The Financial Crisis Of 2007-08

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The definitive event of the early twenty-first century was The Financial Crisis of 2007-08. Since that event, scholars have tried to identify what the causes and the effects of the crisis. The causes and effects of the collapse are varied and many scholars show a consensus about what these causes and effects are. Scholars who researched The Financial Crisis of 2007-08 agree that bank deregulation starting in the early 1970’s a major contributor. The deregulation allowed for banks to increase in size by absorbing subsidiaries and allowed for banks to take more risks. Matthew Sherman dictates, “Many argued that consolidation in banking was an inevitable evolution and championed it as financial ‘modernization,’ but the changes posed…show more content…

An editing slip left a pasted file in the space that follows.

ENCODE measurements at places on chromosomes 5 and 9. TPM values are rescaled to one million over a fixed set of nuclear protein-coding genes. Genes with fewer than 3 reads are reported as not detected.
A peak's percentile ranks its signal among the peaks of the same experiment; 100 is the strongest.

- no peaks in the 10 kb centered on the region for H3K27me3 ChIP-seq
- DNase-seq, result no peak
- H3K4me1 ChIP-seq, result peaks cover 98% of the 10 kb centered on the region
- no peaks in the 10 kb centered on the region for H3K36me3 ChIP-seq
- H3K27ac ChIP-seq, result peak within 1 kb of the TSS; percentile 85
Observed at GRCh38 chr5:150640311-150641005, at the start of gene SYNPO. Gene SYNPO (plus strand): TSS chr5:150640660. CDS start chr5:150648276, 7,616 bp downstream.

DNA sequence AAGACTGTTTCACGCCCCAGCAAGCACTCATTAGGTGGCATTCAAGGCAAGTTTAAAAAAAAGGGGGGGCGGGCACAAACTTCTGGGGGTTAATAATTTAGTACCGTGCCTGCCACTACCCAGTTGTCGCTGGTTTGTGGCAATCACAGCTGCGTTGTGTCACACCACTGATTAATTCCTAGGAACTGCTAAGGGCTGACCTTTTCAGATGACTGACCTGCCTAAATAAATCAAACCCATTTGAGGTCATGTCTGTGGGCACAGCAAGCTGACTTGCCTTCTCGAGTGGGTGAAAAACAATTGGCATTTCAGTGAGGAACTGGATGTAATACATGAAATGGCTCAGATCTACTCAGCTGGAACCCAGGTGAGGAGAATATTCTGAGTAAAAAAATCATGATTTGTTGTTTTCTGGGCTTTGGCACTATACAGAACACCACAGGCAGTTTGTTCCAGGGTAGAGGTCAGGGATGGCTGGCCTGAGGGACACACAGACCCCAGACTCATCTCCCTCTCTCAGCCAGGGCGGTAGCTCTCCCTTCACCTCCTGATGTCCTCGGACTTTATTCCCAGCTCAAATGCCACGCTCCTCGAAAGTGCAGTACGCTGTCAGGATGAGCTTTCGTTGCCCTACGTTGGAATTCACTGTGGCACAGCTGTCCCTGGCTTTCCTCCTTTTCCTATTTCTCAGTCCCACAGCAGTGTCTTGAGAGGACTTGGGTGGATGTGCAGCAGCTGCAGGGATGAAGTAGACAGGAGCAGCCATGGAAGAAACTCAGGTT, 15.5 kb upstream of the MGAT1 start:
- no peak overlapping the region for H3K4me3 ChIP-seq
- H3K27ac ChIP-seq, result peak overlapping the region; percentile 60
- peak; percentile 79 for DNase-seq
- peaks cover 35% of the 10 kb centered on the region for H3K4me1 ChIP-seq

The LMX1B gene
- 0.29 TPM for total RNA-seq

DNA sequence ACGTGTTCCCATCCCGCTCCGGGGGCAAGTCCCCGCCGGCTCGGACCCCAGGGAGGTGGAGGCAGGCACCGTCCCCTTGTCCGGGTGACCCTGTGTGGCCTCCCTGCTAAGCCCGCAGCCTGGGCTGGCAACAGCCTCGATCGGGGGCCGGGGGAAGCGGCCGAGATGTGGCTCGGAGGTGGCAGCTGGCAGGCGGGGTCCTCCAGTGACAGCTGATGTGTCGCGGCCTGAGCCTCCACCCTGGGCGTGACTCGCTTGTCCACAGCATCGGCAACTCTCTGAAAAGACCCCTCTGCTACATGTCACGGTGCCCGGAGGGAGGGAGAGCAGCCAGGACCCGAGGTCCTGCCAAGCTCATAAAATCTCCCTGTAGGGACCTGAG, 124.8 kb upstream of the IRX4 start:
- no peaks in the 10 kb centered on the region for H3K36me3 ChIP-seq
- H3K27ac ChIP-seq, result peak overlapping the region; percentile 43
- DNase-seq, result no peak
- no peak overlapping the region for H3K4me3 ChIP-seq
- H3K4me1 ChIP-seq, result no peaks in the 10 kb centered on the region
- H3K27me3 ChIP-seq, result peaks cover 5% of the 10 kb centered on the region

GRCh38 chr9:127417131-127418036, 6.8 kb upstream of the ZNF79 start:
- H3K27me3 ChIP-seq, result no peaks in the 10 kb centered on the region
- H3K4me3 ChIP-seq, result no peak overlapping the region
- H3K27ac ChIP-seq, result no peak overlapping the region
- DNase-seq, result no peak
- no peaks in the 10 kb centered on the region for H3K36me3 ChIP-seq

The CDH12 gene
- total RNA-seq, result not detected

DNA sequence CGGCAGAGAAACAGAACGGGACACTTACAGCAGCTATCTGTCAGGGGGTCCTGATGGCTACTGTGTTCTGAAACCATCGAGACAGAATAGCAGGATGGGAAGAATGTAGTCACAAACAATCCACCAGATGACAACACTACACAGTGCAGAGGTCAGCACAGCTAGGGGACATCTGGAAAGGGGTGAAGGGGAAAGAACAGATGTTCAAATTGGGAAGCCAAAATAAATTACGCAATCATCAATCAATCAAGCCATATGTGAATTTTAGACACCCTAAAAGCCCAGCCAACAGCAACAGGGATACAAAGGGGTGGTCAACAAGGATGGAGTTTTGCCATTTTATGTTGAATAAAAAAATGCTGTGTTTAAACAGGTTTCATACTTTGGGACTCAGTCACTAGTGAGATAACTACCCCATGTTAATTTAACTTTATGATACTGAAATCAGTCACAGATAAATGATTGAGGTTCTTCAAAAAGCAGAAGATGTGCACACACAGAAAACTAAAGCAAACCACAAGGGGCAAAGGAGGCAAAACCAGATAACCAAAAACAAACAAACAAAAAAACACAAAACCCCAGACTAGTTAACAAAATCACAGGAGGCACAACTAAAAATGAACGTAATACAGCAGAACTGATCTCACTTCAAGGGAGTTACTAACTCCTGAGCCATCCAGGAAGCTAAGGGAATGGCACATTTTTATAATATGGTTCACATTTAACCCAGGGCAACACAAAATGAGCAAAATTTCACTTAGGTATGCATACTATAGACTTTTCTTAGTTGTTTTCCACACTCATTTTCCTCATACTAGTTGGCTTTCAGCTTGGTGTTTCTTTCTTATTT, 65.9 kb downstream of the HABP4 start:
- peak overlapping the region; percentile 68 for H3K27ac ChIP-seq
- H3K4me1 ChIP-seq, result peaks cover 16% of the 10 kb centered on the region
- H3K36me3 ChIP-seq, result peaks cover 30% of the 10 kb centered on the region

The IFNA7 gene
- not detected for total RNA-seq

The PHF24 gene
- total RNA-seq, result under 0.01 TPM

K. Sabeel Rahman contends “As a substantive policy, the Glass-Steagall Act’s separation of commercial and investment banking was seen as crucial to preventing abuse by financial firms in selling securities”. (Rahman 627). The idea behind stopping commercial and investment bank mergers was to avoid conflicts of interests that could cause harm to the consumer and potentially wreak the financial system. Rahman continues, “Thus the primary arguments in favor of Glass-Steagall revolved around the need to curb conflicts of interest” (Rahman 629). Glass-Steagall was successful as it stopped banks from taking depositor money and using that money to buy securities and other financial instruments and then turning around and marketing those assets to consumers as well as their own depositors. Other scholars, like Janice McClendon, point out that investment banks would create securities that were based of other basic assets that originated at the commercial bank. Two such securities that were core to the crisis were mortgage-backed securities (MBSs) and collateralized debt obligations (CDOs). Janice McClendon contends, “The underpinnings of the global financial crisis can be traced back to the development of primary and secondary residential housing mortgage markets and the securitization of these mortgages into investment-grade mortgage-backed securities (‘MBS’ or ‘MBSs’)” (McClendon
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